The hydropathy of proteins or quantitative assessment of protein-water interactions has been a topic of interest for decades. Most hydropathy scales use a residue-based or atom-based approach to assign fixed numerical values to the 20 amino acids and categorize them as hydrophilic, hydroneutral, or hydrophobic. These scales overlook the protein’s nanoscale topography, such as bumps, crevices, cavities, clefts, pockets, and channels, in calculating the hydropathy of the residues. Some recent studies have included protein topography in determining hydrophobic patches on protein surfaces, but these methods do not provide a hydropathy scale. To overcome the limitations in the existing methods, we have developed a Protocol for Assigning a Residue’s Character on the Hydropathy (PARCH) scale that adopts a holistic approach to assigning the hydropathy of a residue. The parch scale evaluates the collective response of the water molecules in the protein’s first hydration shell to increasing temperatures. We performed the parch analysis of a set of well-studied proteins that include the following─enzymes, immune proteins, and integral membrane proteins, as well as fungal and virus capsid proteins. Since the parch scale evaluates every residue based on its location, a residue may have very different parch values inside a crevice versus a surface bump. Thus, a residue can have a range of parch values (or hydropathies) dictated by the local geometry. The parch scale calculations are computationally inexpensive and can compare hydropathies of different proteins. The parch analysis can affordably and reliably aid in designing nanostructured surfaces, identifying hydrophilic and hydrophobic patches, and drug discovery.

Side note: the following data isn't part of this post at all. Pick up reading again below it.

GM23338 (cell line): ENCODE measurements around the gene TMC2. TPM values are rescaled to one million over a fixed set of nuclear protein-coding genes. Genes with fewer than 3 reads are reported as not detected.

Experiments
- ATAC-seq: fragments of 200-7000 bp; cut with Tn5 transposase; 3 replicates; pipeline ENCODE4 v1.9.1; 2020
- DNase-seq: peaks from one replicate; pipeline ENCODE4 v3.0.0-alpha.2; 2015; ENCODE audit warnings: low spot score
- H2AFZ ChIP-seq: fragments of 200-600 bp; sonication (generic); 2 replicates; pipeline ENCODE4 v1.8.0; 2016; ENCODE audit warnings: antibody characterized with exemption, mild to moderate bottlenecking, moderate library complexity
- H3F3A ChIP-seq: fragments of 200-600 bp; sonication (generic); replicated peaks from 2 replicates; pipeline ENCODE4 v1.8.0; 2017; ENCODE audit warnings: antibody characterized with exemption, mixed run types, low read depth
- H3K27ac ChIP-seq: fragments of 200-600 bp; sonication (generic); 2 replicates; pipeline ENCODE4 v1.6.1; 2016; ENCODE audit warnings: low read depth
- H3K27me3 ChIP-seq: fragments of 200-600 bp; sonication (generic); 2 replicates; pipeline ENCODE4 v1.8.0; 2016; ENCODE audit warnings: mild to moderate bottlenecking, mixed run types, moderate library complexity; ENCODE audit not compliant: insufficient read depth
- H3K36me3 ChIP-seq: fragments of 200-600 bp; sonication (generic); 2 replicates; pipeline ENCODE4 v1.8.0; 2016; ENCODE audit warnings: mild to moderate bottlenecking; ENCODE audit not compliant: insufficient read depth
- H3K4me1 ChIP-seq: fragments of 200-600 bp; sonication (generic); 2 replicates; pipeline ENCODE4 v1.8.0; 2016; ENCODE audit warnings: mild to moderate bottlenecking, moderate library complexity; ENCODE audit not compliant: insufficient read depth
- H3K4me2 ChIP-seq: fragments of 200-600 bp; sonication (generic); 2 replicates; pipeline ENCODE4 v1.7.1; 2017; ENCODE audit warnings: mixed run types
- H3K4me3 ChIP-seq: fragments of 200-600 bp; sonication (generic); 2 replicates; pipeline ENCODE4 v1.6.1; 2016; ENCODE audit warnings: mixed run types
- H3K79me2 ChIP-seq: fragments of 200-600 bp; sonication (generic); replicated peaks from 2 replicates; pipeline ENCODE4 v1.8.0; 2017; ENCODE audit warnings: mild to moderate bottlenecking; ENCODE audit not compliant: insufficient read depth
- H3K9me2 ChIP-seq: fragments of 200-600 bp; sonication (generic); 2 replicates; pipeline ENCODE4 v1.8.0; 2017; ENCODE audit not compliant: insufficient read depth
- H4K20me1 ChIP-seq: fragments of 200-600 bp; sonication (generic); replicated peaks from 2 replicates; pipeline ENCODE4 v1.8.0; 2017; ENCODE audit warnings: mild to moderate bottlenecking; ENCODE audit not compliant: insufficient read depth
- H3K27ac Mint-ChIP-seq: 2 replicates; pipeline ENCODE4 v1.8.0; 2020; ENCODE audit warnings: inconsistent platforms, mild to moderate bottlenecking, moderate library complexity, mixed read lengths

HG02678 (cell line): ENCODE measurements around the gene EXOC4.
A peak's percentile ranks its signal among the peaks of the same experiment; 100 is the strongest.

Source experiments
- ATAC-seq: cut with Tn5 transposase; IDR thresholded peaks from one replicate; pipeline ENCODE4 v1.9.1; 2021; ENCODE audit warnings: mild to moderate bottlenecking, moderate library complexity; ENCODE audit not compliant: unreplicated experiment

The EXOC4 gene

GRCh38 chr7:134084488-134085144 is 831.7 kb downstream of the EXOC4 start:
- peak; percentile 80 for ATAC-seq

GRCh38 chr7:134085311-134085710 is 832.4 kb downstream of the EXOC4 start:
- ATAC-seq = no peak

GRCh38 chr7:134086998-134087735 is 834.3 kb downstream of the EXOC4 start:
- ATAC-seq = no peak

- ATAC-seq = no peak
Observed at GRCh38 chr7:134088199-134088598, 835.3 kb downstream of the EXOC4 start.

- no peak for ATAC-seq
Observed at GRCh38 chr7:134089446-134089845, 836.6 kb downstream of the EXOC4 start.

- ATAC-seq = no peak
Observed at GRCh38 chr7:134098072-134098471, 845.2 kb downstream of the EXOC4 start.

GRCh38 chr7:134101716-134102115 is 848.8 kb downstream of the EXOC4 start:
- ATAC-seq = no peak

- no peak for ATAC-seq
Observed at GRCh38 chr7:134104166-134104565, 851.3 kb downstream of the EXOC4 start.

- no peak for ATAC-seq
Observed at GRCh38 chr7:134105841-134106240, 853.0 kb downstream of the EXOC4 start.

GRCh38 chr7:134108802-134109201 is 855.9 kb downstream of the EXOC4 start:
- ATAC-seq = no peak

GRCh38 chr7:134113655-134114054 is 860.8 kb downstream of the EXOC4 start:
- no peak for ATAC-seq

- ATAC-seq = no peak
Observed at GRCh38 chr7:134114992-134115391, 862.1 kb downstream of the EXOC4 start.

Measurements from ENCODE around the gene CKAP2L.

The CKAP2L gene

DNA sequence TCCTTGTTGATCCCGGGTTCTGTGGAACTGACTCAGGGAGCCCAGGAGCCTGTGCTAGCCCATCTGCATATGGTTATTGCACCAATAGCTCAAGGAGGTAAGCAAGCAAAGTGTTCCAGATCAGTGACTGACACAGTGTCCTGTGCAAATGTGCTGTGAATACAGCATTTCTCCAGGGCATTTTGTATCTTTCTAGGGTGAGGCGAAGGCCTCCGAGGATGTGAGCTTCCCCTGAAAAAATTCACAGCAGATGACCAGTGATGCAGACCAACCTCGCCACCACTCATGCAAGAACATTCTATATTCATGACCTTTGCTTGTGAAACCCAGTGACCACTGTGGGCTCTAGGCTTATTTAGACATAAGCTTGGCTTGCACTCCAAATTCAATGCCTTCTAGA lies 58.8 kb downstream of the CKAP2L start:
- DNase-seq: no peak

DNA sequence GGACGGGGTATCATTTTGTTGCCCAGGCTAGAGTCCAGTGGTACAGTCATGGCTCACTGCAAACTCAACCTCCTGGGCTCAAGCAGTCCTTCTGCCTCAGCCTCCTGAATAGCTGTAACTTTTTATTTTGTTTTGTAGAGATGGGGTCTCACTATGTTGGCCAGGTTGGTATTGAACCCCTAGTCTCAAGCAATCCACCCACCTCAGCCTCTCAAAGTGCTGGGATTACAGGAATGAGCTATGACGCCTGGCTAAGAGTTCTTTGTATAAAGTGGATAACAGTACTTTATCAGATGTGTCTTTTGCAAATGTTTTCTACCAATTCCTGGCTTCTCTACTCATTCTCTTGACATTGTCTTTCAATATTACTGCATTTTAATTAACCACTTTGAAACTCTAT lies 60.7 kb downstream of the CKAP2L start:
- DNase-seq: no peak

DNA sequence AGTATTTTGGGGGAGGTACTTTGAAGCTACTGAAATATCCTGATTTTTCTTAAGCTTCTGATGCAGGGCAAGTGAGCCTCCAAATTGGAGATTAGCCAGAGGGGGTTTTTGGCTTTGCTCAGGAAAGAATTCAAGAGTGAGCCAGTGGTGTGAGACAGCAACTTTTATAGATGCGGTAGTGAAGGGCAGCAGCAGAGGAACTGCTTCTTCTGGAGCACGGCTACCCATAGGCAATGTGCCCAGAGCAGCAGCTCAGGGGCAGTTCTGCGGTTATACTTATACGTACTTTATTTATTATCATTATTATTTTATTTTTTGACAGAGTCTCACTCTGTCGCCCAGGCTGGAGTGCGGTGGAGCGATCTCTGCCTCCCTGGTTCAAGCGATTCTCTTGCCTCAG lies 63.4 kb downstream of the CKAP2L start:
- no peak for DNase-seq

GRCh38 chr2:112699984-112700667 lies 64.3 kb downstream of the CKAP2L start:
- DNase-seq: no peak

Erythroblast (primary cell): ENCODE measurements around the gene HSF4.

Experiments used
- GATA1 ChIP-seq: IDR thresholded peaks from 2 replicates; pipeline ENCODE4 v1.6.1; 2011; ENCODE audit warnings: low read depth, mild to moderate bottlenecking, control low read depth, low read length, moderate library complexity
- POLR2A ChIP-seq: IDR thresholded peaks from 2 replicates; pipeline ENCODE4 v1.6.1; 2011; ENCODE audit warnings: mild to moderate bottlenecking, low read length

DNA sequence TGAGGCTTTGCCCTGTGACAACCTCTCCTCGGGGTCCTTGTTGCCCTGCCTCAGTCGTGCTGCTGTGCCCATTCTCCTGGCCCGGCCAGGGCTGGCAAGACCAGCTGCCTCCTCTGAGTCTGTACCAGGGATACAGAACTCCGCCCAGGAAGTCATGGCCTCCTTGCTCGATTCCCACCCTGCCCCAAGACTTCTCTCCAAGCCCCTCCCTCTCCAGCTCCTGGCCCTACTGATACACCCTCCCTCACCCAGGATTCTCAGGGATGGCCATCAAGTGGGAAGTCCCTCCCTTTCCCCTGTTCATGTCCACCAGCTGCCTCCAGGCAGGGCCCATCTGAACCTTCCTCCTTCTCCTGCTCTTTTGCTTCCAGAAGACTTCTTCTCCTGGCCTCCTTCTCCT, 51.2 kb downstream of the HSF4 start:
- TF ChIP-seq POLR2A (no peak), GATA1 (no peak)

ASJC Scopus subject areas
- Computer Science Applications
- Physical and Theoretical Chemistry